Innovation Investment Tracker
The third week of June saw a notable pickup in investment activity, as total funds flow topped $8.6 billion for the week. That ranged across venture capital and a few strategic agreements, which tallied 88 deals. In terms of total dollars, The June 15-19 period showed a marked change from the previous week, a rather staid period at $1.4 billion.
Much of the most recent week’s activity was dominated by one large transaction, in which financial firms Advent International, Bain Capital and Clessidra bought Istituto Centrale delle Banche Popolari Italiane for a whopping $2.4 billion. That deal is the largest one to date in June, superseding the $2 billion raised by Friedman Fleischer & Lowe two weeks ago in a trade finance deal that closed that firm’s fourth equity fund.
Looking to activity within sectors, 42 percent of all the third week’s deals tracked came from the retail payments side, which again was marked by the aforementioned Istituto Centrale deal. But beyond that, and far below that level, the next highest deal by dollar amount came from the $80 million deals for both a late-stage funding found for Sumo Logic and a similarly sized deal that took Rapid7 public.
The Istituto Centrale buyout helped flip-flop the geographic dominance for this week; whereas Europe has historically lagged the U.S., this time the region led, and the U.S. followed. The European region (ex Russia) accounted for a bit more than half of the third week’s activity.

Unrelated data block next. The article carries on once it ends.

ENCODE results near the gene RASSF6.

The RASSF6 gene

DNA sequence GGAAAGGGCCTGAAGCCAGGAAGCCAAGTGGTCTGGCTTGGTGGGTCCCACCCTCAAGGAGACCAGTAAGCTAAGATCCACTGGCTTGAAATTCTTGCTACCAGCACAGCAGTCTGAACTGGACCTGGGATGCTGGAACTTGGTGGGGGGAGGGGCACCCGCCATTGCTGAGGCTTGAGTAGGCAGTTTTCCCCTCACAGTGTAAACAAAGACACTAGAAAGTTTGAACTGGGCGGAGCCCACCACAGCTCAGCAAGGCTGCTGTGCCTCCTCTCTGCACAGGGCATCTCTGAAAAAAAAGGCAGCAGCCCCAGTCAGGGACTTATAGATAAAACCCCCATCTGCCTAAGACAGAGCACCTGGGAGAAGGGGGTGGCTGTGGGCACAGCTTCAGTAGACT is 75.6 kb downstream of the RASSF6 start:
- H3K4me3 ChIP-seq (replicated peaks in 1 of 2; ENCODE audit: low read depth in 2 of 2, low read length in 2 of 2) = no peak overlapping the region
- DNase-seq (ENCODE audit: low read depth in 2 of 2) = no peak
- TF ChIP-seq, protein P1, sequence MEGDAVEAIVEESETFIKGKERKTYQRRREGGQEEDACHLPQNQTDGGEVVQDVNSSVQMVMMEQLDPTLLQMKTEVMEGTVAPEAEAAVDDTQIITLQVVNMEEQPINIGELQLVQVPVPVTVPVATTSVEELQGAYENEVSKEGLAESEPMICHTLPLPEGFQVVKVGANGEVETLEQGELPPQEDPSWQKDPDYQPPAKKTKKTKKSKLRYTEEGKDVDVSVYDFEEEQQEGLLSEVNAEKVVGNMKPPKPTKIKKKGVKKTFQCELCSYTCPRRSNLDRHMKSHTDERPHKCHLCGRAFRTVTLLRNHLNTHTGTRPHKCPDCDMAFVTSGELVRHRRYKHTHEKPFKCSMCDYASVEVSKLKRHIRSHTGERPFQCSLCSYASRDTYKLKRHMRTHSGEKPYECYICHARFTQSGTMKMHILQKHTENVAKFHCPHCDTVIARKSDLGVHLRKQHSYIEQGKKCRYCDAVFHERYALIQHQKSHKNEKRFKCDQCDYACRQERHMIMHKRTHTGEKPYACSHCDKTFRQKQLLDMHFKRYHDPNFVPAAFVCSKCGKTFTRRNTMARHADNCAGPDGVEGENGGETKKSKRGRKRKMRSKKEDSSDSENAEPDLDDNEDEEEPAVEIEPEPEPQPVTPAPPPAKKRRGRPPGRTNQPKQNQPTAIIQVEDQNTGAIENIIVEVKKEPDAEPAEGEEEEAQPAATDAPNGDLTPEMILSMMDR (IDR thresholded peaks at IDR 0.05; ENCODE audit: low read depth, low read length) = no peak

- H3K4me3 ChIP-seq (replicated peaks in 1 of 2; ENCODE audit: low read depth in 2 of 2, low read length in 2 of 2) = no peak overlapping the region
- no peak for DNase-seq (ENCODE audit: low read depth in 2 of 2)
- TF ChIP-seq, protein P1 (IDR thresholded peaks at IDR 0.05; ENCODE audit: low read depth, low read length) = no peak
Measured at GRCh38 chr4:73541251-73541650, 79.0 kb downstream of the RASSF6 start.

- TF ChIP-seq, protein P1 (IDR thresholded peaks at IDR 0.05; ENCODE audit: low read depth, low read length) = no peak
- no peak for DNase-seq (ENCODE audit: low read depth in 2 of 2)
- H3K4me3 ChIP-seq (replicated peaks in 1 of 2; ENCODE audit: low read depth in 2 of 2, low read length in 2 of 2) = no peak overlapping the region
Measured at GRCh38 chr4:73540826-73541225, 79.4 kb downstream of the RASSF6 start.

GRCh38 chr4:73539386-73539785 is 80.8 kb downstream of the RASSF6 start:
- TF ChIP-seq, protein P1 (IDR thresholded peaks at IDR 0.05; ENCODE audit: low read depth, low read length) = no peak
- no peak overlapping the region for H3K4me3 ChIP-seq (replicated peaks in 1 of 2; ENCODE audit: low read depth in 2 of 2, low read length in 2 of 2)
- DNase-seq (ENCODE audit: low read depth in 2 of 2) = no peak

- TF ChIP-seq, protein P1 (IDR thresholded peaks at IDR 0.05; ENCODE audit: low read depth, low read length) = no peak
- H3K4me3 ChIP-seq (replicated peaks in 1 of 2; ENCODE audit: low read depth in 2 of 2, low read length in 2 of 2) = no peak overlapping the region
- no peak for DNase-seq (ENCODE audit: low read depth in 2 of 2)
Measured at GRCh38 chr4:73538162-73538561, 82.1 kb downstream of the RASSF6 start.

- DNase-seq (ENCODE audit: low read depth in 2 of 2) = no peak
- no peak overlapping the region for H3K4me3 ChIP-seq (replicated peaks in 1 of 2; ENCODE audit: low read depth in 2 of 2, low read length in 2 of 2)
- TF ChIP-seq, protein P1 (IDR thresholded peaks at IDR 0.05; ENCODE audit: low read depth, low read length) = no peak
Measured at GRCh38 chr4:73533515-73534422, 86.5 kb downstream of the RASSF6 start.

Turning to retail, looking at all activity in that space, flow stood at $3.6 billion, with almost all of that traceable to banking, data analytics tied to eCommerce, and security/fraud-related transactions.
Turning to the heavy hitters to year to date, the Istituto Centrale agreement takes the top of the list with a few deals in the billion dollar (or nearly that level) mark, which then drops off quite quickly.
The data shows continued dominance of trade finance and B2B, or commercially-oriented transactions, with a grand total of about $41 billion to date across all sectors. The entire month of June has seen $3.7 billion across trade finance, or 74 percent of all the month’s activity, with a followup in commercial transactions via B2B at about $700 million, or 14 percent.